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Tapping the Promise of New RPI Supercomputer
Albany Times Union (NY) (09/08/07) Anderson, Eric

Discussing the uses that Rensselaer Polytechnic Institute's new $100 million IBM Blue Gene supercomputer could be put to was a theme of a Sept. 7 conference at RPI's Darrin Communications Center. Conferees included RPI President Shirley Ann Jackson, National Science Foundation director Arden L. Bement Jr., National Academy of Engineering President Charles M. Vest, IBM research director John E. Kelly III, and presidential science adviser John H. Marburger III. Blue Gene is the seventh fastest computer in the world, capable of processing upwards of 100 trillion arithmetic operations per second. The machine is currently engaged in simulating the human body's blood flow so that different blockage treatment approaches can be explored, to name one project. Blue Gene is also slated to work on biological process simulation, and possibly the development of a device to replace the transistor. Vest stated that one area of research where supercomputers will play an important role is the development of strategies to sustain environmental health and sustainability over the long term so that Third World peoples could get a chance at living lives of decent quality. Bement stressed the importance of smart sensors for sifting out vital information, while Vest said, "What we think is the noise today could very well be somebody's gold tomorrow." Jackson debated whether regulatory structures can keep up with people's broadband expectations. A running theme of the colloquy was the importance of continued cooperation between government, business, and universities, which everyone concurred was vital.
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Google's Director of Research Talks AI
CNet (09/09/07) Olsen, Stefanie

Google director of research Peter Norvig compares Google's influence on the Web to game theory. Norvig says originally Google was believed to be an observer of the Web, but it now plays a more active role. "Now we understand that we're co-evolving," he says. "When we make a change, it changes, search engine optimizers watch us, and when we make a move, then they make a move." Norvig's opening keynote address on the second day of the Singularity conference in San Francisco generally discredited the concept of being in a stage of rapid advancement for computer hardware and software that will lead to self-improving machines smarter than humans. Norvig argues that current data does not show that the world is in a time of accelerated change brought about by technology, highlighting the fact that the U.S. GDP has shown constant progress over the last 100 or so years and shows no great spikes because of space flight or the introduction of the personal computer. "From any point in time, it can look like things are happening more rapidly," Norvig says Norvig. He also argues that he has not seen any significant indication that artificial general intelligence is about to see a breakthrough. Norvig says that work on "probabilistic first-order logic," software that can quantify data over multiple states, is encouraging and will be key to developing artificial general intelligence, as will software that can create hierarchical representations and machines that can learn from multiple sources of data in an efficient way.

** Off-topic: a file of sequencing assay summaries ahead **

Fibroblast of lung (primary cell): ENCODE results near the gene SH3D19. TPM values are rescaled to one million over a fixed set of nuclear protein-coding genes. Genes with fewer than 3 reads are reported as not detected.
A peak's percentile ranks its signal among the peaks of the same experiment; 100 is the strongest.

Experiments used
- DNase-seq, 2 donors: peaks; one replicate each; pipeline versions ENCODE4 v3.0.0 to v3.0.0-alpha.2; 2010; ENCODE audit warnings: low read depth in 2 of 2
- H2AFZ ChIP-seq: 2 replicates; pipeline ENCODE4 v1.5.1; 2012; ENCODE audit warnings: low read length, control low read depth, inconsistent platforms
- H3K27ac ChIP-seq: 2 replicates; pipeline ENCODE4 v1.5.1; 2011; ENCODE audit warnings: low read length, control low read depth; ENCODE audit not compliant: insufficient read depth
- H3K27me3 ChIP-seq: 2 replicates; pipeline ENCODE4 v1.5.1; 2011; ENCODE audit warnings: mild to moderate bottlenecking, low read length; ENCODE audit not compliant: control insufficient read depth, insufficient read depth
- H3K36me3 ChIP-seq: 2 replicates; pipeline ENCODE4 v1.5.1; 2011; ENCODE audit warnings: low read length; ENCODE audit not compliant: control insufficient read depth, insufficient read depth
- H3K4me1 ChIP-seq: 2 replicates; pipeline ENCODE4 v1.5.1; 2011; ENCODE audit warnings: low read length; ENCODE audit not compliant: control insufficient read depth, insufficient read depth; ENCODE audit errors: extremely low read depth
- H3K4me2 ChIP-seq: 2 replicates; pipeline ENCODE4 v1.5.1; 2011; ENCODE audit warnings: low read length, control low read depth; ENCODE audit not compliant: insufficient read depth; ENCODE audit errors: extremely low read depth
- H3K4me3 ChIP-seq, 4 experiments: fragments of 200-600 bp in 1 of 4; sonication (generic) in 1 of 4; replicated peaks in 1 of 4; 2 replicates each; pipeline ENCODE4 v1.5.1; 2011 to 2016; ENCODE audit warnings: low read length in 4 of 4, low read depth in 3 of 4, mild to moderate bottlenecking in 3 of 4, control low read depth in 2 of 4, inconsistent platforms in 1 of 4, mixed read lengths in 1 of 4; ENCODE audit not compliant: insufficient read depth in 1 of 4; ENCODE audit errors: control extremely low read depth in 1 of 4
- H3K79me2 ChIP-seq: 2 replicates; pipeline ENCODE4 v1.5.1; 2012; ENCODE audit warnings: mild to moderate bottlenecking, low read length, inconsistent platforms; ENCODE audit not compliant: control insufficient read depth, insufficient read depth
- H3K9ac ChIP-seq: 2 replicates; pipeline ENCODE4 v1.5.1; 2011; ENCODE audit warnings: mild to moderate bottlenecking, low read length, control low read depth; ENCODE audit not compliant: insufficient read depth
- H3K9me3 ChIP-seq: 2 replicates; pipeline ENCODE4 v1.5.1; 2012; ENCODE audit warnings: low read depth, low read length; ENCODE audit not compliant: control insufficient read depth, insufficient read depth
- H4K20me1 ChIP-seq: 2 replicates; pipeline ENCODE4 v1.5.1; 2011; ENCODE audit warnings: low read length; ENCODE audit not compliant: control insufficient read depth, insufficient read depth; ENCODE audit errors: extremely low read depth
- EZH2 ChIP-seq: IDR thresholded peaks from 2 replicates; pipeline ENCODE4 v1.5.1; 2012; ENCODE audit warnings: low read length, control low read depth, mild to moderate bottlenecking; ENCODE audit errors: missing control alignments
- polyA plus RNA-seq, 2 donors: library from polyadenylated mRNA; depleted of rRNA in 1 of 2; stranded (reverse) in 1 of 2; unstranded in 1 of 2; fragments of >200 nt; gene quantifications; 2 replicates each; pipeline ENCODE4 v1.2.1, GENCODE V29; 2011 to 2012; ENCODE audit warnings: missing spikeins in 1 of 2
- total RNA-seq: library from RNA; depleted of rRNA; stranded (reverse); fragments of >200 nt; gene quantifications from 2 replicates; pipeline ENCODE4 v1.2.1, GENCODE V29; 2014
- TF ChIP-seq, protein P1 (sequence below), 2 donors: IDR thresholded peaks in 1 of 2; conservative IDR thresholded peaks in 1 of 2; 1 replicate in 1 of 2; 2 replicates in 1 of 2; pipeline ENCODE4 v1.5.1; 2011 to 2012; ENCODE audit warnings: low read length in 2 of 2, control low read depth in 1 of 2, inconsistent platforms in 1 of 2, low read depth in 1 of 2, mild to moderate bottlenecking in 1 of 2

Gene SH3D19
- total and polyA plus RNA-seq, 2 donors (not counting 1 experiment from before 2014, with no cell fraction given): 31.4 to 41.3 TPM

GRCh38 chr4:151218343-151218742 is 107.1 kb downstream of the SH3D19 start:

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Science Fiction Becoming Science Fact
University at Buffalo Reporter (09/06/07) Vol. 39, No. 2, Fryling, Kevin